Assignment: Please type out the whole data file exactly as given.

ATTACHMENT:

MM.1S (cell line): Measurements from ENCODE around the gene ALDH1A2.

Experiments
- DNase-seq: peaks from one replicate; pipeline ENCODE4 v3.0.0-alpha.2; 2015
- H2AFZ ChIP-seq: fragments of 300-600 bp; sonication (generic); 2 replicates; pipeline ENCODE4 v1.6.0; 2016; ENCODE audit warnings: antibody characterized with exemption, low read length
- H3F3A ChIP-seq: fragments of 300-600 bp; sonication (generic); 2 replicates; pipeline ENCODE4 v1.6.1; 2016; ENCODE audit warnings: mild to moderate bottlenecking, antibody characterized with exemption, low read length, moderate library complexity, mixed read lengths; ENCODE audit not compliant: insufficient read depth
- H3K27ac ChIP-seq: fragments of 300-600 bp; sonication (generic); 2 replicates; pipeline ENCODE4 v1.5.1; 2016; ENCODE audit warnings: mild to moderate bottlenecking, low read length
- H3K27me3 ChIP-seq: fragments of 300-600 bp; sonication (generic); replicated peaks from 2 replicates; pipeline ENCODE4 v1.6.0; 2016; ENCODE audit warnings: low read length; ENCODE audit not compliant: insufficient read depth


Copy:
MM.1S (cell line): Measurements from ENCODE around the gene ALDH1A2.

Experiments
- DNase-seq: peaks from one replicate; pipeline ENCODE4 v3.0.0-alpha.2; 2015
- H2AFZ ChIP-seq: fragments of 300-600 bp; sonication (generic); 2 replicates; pipeline ENCODE4 v1.6.0; 2016; ENCODE audit warnings: antibody characterized with exemption, low read length
- H3F3A ChIP-seq: fragments of 300-600 bp; sonication (generic); 2 replicates; pipeline ENCODE4 v1.6.1; 2016; ENCODE audit warnings: mild to moderate bottlenecking, antibody characterized with exemption, low read length, moderate library complexity, mixed read lengths; ENCODE audit not compliant: insufficient read depth
- H3K27ac ChIP-seq: fragments of 300-600 bp; sonication (generic); 2 replicates; pipeline ENCODE4 v1.5.1; 2016; ENCODE audit warnings: mild to moderate bottlenecking, low read length
- H3K27me3 ChIP-seq: fragments of 300-600 bp; sonication (generic); replicated peaks from 2 replicates; pipeline ENCODE4 v1.6.0; 2016; ENCODE audit warnings: low read length; ENCODE audit not compliant: insufficient read depth